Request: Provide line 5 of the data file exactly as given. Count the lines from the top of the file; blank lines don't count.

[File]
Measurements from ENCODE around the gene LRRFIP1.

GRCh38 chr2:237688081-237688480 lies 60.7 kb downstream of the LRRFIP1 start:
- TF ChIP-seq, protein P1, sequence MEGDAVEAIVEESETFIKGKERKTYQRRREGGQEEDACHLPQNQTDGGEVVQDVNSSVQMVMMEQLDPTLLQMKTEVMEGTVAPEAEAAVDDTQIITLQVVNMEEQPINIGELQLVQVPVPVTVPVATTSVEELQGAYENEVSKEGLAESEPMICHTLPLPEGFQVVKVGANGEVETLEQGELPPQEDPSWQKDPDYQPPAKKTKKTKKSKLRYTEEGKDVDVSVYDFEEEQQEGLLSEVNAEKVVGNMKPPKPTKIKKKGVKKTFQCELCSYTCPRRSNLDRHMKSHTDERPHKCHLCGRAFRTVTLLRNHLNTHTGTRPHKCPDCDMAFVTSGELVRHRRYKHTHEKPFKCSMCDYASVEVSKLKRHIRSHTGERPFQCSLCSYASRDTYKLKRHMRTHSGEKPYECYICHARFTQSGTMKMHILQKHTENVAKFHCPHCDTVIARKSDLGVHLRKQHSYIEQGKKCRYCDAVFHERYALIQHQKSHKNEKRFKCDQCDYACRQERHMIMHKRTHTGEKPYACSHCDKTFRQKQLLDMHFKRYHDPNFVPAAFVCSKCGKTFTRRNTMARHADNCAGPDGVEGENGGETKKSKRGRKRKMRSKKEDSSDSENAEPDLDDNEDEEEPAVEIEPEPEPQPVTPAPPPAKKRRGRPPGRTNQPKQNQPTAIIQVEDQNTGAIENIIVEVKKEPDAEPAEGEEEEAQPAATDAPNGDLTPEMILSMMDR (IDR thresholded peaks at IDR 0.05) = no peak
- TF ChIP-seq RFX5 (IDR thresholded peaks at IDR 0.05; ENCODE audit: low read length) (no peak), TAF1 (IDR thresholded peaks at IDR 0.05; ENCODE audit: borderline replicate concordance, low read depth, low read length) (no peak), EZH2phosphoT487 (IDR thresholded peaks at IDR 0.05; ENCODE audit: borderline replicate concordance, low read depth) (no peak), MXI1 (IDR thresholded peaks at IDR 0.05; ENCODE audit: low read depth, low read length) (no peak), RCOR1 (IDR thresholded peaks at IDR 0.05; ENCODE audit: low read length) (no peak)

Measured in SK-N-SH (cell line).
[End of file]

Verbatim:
Measured in SK-N-SH (cell line).